Chronic hypertension in pregnancy increases 13-fold in 40 years

  • Ananth CV & al.
  • Hypertension
  • 9 Sep 2019

  • International Clinical Digest
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Takeaway

  • The prevalence of chronic hypertension in pregnancy has increased more than 13-fold in the last 40 years, even as racial disparities persisted through that period.
  • Older maternal age is one reason for the increase, but some other candidate factors are modifiable.

Why this matters

  • Women are delaying pregnancy and childbirth because of social forces, but lifestyle-related factors involved in hypertension of pregnancy need emphasis.
  • These include maintaining a healthy nonpregnant weight and BP, not smoking, and taking preventive measures against type 2 diabetes.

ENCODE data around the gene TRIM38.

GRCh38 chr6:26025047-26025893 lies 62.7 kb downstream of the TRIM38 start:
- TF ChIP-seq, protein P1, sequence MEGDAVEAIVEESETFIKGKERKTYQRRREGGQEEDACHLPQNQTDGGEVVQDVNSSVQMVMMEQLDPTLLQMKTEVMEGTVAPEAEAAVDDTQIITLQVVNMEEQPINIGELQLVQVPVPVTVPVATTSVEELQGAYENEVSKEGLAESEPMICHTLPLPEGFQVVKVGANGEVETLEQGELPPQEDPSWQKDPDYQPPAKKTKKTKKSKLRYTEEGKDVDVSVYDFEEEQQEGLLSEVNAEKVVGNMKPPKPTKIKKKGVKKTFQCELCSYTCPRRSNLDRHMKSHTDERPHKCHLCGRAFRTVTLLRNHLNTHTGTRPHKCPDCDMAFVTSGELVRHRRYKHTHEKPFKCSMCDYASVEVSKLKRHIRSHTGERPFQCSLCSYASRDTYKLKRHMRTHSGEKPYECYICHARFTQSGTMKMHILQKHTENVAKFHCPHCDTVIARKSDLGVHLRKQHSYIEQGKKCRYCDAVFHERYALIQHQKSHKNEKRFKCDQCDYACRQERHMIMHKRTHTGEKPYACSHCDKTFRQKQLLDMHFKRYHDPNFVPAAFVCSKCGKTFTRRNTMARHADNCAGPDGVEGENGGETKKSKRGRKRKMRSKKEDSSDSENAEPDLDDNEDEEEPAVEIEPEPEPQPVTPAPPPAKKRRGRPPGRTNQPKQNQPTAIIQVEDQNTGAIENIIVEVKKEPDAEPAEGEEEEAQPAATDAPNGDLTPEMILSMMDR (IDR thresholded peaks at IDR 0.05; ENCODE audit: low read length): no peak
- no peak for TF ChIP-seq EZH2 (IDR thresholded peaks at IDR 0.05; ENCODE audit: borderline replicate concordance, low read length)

• Race disparities also need focus. 

Key results

  • Rate of chronic hypertension during pregnancy increased by about 6% each year during the study period, more so for white women (7%; 95% CI, 6%-7%) than black women (4%; 95% CI, 3%-4%). 
  • However, although the prevalence of chronic hypertension in pregnancy was 0.63% overall, it was 1.24% among black women vs 0.53% among white women:
    • Rate ratio: 2.31 (95% CI, 2.30-2.32).
  • Age was associated with increased rate of chronic hypertension during pregnancy.

Study design

  • Population-based cross-sectional study, 151 million women who delivered in a US hospital, 1970-2010.
  • Funding: None.

Limitations

  • Diagnostic criteria changes might explain some of the increase.
  • Potential inaccuracies in data recording.
  • Trends in antihypertensive treatment not known.

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